Shares of Vedanta witnessed sharp selling on Thursday, with the share price of the mining major falling over 8% amid block deals. In the first two hours of trade, nearly 9.3 crore shares changed hands over the counter compared to the two-week average volume of 4.98 lakh stocks. While the buyers and sellers were not known immediately, it was reported that its parent, Vedanta Resources Ltd (VRL), which currently holds 63.71% stake, was looking to sell a stake worth $1 billion in the company to Rajiv Jain-led investment firm GQG Partners.

Snapping two sessions gaining streak, Vedanta shares declined 8.3% to hit a low of ₹255.90 on the BSE, paring opening gains. Early today, the stock opened higher at ₹284.20 against the previous closing price of ₹279.20 and rose as much as 3% to ₹287.55 in early trade. The counter fell 11% from the day’s high level to hit a low of ₹255.90 amid a surge in selling activities.

With a market capitalisation of ₹1.02 lakh crore, Vedanta shares were trading over 13% lower than its 52-week high of ₹317.90 touched on February 17. 2023. The shares of metal and mining company hit its 52-week low of ₹207.85 on September 28, 2023.

The report of the stake sale by Vedanta Resources (VRL) came at a time when the London Stock Exchange-listed miner is facing the daunting task of repaying debt of $6.4 billion, including a $4.5 billion payment due by fiscal 2025. In FY23, VRL serviced its debt through refinancing and dividends receipts from its Indian subsidiary. Vedanta paid a dividend of ₹41,100 crore (including dividend by VDL’s subsidiary, Hindustan Zinc) against the consolidated dividend of ₹19,300 crore in FY22. Besides, VRL refinanced $1.3 billion of maturities from banks, which, along with dividends receipts, supported the debt servicing in FY23.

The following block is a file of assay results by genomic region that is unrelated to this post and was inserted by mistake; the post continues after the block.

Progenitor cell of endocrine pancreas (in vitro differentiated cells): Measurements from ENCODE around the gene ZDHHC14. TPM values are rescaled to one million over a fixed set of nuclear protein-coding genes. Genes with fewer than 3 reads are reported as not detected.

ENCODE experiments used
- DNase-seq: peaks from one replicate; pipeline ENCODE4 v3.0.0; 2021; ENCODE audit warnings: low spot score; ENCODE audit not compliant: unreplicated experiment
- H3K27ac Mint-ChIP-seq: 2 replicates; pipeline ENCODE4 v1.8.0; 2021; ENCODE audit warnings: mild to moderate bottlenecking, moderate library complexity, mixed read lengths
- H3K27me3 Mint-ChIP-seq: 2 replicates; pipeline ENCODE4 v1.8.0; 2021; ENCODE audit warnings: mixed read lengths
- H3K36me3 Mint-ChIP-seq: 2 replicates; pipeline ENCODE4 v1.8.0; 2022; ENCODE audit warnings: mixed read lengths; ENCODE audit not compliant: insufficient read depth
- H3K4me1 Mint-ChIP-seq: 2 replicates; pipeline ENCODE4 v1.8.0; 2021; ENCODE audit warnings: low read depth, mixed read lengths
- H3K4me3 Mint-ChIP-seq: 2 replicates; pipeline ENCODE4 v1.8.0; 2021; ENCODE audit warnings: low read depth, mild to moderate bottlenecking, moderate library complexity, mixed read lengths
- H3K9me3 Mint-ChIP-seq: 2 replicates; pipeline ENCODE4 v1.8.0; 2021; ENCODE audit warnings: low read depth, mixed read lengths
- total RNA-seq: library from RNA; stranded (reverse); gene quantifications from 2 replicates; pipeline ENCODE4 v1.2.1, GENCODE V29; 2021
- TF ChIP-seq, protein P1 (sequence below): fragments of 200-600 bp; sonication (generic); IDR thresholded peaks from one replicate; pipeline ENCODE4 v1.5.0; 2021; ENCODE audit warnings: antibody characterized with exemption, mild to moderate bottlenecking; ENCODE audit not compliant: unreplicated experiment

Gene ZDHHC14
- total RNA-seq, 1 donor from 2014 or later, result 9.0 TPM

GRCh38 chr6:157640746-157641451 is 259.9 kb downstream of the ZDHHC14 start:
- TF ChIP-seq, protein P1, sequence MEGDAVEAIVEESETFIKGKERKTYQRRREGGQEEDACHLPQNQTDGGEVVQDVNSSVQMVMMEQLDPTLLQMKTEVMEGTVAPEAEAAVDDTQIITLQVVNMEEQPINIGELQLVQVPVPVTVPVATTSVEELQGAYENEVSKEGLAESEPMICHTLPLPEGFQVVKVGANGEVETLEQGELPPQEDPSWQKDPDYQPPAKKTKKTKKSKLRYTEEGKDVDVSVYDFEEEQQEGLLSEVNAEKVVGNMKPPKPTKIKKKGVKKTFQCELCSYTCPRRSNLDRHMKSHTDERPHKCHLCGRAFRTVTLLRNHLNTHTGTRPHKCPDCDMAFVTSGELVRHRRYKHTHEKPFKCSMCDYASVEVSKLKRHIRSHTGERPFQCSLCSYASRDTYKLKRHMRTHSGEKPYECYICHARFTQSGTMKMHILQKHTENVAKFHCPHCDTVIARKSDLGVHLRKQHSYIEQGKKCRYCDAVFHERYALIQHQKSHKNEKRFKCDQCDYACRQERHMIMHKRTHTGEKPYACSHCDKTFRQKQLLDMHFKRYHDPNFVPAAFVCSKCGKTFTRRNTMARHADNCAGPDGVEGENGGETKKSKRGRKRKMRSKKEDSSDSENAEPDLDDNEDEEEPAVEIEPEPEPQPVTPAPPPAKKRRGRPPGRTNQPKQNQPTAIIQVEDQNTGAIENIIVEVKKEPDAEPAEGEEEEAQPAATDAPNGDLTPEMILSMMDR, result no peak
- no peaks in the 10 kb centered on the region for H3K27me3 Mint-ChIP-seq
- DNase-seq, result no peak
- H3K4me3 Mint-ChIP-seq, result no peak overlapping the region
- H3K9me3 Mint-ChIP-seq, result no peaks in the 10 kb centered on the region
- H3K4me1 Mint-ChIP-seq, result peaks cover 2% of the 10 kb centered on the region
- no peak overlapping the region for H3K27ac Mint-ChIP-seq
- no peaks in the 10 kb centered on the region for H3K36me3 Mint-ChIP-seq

Last month, India Ratings (Ind-Ra) downgraded Vedanta’s debt facilities to ‘IND A+’ from ‘IND AA-’, while revising the rating watch to ‘Rating Watch with Developing Implications’ from ‘Rating Watch with Negative Implications’. The downgrade reflects Ind-Ra’s expectation of an impairment in Vedanta’s financial flexibility on account of reduced access to domestic and international capital markets (accounting for 20%-40% of borrowing since FY20) in the near-to-medium term, the brokerage said in its report.

Although, Ind-Ra believes the lower debt maturity of $1,295 million (including intercorporate loans (ICL) and excluding interest) at Vedanta Resources (VRL) in FY25, $946 million in FY26 and $1,426 million in FY27 due to the completion of liability management (LM) exercise will result in lower liquidity pressure, but VRL’s interest and principal repayments will mainly be serviced through dividends, and management and brand fee received from its Indian unit.

Further, the monetisation of the iron and steel assets at Vedanta, and the ability to raise funds through stake sale by its parent could reduce the need for significantly large annual dividend payouts by VDL over the near-to-medium term, the report notes.

However, the agency says VRL would continue to depend on Vedanta’s cash flows for repayment of the upcoming debt maturities. It believes any lower-than-expected cash accrual from a moderation in commodity prices, could result in a higher consolidated balance sheet debt and will remain a key monitorable.

In November last year, Crisil had downgraded the long-term bank facilities and debt instruments of Vedanta amid rising concerns about financial flexibility of the billionaire Anil Agarwal-led firm, which had already witnessed a reduction in liquidity since last fiscal. The rating also factored in the recent plan to demerge its businesses into separate listed standalone entities as well as the impending debt refinancing risk at the parent company.

Besides, S&P Global Ratings and Moody's Investors Services downgraded Vedanta Resources' ratings in the recent past. S&P Global downgraded VRL to "CCC" from "B-" on potential bond extensions and also placed it under ‘credit watch’. A CCC rating indicates higher vulnerability in meeting its financial commitments. While Moody's cut VRL’s corporate family rating (CFR) from ‘Caa1’ to ‘Caa2’, citing elevated risks of debt restructuring.

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